6:07pm: Citing the Operation Motorman report, Conservative Louise Mensch is asking Brooks whether the News of the World felt justified in its use of hacking due to a widespread culture across Fleet Street.
Mensch also asks whether, in Brooks' general knowledge, were payments to the police widespread across the industry or confined to News International.
Brooks says that her remarks in 2003, in which she appeared to admit to News International titles paying police officers, were later clarified and that she did not know of any payments nor had she ever sanctioned any payments.
She was referring to a "widely held belief" that police payments took place.
She says in her experience information from the police "comes free of charge".
6:05pm: Watson asks if Brooks has any regrets.
Brooks: "Of course I have regrets. The idea that Milly Dowler's phone was being accessed by anyone from the News of the World is abhorrent."
6:03pm: Brooks admits she did have contact with Steve Whittamore, and engaged him on a personal level.
She said she used him a few times during the News of the World's "Sarah’s law" investigation.
Brooks claims that she wasn't aware, until two weeks ago, that Whittamore had ordered two illegal phone lookups on Milly Dowler's family.
6:01pm: Watson asks whether Rees conducted illegal activity for the News of the World.
Brooks says she has no idea, conceding to Watson that some may think that it is incredible that she doesn't know
5:58pm: Brooks denies knowing Mulcaire was on the payroll, claiming the first she knew was when he was arrested in 2006.
"There were other PIs that I knew about, but he wasn't one of them."
Brooks claims the judge said in Mulcaire's trial in 2007 that he had a "perfectly legitimate" working relationship with the News of the World.
Watson asks if she knew of Jonathan Rees. Brooks says she knows of him, and watched the Panorama programme on phone hacking in which he featured.
Brooks concedes "it was extraordinary" that Rees was rehired by the News of the World after being convicted of a crime.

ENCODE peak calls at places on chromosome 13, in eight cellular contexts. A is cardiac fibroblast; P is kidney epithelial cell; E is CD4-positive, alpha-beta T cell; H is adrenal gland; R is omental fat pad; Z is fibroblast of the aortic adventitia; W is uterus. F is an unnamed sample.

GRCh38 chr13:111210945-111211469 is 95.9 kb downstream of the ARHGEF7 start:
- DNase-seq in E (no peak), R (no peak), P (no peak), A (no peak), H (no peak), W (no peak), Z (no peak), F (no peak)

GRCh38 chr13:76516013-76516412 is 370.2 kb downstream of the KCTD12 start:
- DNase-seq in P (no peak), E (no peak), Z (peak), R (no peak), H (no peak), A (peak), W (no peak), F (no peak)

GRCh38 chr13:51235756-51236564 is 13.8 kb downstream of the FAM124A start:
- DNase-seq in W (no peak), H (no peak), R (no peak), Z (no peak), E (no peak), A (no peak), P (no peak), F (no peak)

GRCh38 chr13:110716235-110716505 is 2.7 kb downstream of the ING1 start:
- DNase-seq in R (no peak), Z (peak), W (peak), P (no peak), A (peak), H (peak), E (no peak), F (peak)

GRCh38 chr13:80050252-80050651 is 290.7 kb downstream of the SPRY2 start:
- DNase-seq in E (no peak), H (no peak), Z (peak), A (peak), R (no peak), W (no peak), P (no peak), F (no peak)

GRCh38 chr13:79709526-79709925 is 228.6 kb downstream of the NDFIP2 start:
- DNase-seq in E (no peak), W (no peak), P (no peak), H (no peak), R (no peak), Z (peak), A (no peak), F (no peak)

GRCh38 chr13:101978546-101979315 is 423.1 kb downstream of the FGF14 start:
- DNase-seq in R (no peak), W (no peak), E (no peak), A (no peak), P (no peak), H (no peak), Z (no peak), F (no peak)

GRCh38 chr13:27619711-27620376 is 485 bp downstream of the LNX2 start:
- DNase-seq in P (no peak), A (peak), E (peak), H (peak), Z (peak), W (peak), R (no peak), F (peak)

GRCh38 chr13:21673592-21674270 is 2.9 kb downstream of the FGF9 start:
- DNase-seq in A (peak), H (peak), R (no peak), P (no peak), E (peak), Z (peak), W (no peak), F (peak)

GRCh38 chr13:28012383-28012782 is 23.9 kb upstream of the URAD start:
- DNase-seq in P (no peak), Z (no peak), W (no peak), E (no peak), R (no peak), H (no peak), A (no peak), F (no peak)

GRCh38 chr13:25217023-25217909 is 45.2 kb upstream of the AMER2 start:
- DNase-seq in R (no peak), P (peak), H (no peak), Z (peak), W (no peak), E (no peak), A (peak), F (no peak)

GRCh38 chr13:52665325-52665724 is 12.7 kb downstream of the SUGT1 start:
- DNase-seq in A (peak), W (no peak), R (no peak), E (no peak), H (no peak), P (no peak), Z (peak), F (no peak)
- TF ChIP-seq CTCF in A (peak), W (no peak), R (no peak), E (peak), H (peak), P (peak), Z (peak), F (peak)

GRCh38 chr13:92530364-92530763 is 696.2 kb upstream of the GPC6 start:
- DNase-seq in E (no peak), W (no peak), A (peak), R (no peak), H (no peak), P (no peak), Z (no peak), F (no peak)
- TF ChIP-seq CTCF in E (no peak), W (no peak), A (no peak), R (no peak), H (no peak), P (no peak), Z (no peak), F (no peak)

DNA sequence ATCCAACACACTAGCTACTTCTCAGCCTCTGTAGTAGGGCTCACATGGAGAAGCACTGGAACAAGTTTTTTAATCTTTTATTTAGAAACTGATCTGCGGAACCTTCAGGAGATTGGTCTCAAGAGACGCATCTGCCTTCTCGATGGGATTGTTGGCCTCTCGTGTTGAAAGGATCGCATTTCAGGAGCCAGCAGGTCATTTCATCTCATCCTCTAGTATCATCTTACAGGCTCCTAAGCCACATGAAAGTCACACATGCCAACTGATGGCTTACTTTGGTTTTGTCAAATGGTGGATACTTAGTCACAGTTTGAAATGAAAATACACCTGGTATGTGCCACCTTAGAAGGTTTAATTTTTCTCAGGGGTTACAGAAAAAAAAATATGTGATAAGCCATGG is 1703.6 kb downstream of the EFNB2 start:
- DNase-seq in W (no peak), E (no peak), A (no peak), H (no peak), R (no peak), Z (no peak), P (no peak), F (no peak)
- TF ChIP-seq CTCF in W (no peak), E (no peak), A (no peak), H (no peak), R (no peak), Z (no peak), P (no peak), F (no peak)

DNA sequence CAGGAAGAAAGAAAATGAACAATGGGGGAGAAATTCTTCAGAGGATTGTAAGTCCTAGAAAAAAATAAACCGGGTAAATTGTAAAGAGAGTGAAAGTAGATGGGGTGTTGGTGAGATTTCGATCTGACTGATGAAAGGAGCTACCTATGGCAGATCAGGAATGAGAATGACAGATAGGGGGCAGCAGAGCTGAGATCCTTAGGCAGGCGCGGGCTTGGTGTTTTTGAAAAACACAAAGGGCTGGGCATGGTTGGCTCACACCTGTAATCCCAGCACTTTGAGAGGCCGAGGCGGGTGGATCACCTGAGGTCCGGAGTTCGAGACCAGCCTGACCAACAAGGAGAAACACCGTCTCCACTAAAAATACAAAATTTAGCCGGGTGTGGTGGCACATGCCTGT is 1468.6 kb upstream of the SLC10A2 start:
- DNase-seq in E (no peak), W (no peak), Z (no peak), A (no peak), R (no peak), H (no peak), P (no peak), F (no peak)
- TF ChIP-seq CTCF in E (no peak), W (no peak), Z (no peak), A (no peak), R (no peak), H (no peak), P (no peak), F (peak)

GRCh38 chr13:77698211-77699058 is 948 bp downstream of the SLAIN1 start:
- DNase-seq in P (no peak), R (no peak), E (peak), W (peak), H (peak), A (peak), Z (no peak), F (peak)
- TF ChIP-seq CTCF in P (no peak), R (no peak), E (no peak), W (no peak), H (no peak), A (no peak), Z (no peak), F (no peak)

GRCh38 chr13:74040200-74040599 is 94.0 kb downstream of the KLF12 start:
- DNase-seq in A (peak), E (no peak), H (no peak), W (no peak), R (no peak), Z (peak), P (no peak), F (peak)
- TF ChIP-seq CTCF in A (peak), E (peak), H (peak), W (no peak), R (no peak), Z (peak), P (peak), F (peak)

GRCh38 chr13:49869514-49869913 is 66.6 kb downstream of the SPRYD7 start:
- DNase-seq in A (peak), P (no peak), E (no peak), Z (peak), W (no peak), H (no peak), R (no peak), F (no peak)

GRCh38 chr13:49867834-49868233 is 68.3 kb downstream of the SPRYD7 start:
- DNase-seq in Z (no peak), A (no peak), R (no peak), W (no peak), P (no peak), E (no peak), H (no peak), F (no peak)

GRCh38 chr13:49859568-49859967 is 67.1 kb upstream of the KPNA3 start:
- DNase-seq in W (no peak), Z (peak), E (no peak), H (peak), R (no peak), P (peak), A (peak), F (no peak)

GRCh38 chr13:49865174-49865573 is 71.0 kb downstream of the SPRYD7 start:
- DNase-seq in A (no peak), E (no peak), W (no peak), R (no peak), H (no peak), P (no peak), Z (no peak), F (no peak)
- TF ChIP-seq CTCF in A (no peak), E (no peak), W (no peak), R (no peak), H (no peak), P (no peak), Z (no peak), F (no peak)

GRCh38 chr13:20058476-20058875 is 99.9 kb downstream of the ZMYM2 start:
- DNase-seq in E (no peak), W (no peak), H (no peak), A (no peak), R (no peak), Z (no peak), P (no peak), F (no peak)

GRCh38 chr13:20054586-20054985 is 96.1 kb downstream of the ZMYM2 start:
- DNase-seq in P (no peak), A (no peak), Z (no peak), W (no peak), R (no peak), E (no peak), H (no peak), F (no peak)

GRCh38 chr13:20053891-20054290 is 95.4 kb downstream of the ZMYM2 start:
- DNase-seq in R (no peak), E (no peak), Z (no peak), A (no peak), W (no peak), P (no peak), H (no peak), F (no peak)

5:56pm: Watson asks Brooks about her statement in 2003, that she had no contact with Glenn Mulcaire.
Watson asks whether Brooks' PA would be able to confirm that she had never had any contact with Glenn Mulcaire.
Brooks reiterates that she never met Mulcaire, and claims he would say the same.
5:53pm: Watson asks: "As a journalist on the News of the World and the Sun, how extensively did you work with the police?
"Not at all on the Sun," Brooks says.
She says the use of police in the late 90s and 2000s, and in the wake of Operation Motorman and the What Price privacy report, the practice was stopped.
Watson asks for the third time how extensively the News of the World worked with police.
Brooks: "I was aware that the News of the World used police, yes."
Watson asks her if she would have approved payments to police. Brooks claims that is not quite how it works, and says the final payments are authorised by the managing editor, unless there is a "particularly big item" and then the editor would be brought it.”
She says managing editor Stewart Cuttner "may have discussed" payments with her, but she doesn’t recall discussing individual payments with him.
5: 50pm: Brooks says that News of the World staff "consistently denied" wrongdoing during internal investigations, and senior management had no idea how serious it was until they saw evidence of the hacking of Sienna Miller's phone.
Tom Watson says that he has many questions he would like to ask but can't due to criminal proceedings so he will keep his questions "narrow"
"Why did you sack Tom Crone?"
Brooks responded that Crone spent spent 99 per cent of his time on the News of the World and there "wasn't a job for him when it closed, so he left".
5:45pm: Former News International chief executive and News of the World editor Rebekah Brooks has begun giving evidence to the committee.